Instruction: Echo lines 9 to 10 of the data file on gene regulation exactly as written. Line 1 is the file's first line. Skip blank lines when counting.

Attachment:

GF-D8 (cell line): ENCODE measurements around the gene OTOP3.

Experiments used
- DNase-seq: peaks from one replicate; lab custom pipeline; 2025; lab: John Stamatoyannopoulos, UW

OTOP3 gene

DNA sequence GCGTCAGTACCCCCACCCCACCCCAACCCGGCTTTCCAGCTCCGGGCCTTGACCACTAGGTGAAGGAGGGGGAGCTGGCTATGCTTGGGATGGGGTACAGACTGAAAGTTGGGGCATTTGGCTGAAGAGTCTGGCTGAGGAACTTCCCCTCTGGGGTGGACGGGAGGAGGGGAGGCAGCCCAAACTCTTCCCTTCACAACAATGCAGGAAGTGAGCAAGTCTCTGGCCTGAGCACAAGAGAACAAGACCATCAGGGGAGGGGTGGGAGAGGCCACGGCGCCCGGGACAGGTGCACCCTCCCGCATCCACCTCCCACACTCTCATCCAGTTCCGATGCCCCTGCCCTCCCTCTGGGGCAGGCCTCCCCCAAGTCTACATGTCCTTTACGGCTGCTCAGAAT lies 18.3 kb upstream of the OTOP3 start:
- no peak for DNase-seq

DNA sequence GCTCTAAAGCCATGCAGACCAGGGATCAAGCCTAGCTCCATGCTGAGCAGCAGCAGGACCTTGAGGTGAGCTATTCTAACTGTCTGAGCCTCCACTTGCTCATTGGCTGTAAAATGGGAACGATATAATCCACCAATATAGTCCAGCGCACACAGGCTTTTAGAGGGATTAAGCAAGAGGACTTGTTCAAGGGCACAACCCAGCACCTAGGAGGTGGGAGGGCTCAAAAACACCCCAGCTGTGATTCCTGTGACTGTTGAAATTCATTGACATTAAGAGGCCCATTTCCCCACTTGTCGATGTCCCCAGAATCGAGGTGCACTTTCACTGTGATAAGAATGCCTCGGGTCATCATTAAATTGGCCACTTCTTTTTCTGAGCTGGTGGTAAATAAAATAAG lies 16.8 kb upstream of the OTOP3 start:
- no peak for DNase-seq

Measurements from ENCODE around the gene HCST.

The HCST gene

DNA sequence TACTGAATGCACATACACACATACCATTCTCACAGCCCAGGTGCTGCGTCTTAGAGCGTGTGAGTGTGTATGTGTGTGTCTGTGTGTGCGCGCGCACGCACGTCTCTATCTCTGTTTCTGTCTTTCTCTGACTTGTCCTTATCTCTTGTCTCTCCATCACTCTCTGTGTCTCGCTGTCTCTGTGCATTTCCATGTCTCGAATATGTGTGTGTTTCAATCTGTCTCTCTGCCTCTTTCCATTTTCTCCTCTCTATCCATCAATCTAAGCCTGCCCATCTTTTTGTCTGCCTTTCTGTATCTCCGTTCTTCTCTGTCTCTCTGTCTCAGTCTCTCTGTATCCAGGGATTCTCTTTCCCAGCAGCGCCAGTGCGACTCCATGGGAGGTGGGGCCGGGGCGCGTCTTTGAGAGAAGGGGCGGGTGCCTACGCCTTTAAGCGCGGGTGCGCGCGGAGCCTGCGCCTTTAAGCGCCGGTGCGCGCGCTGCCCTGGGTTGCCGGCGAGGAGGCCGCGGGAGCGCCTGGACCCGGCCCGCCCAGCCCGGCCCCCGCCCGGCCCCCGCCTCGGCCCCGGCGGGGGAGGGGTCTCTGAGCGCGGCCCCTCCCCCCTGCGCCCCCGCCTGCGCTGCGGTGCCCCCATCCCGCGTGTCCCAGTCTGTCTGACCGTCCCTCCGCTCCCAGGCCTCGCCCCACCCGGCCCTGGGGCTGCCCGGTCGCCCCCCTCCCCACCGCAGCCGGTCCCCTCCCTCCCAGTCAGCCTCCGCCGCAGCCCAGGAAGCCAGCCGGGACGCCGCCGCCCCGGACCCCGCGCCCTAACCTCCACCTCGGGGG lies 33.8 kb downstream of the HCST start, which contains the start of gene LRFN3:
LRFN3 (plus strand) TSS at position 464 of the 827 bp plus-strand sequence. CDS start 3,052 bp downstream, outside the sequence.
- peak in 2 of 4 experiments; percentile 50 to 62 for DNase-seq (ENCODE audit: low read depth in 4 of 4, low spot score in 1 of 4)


Measurements from ENCODE around the gene HCST.

The HCST gene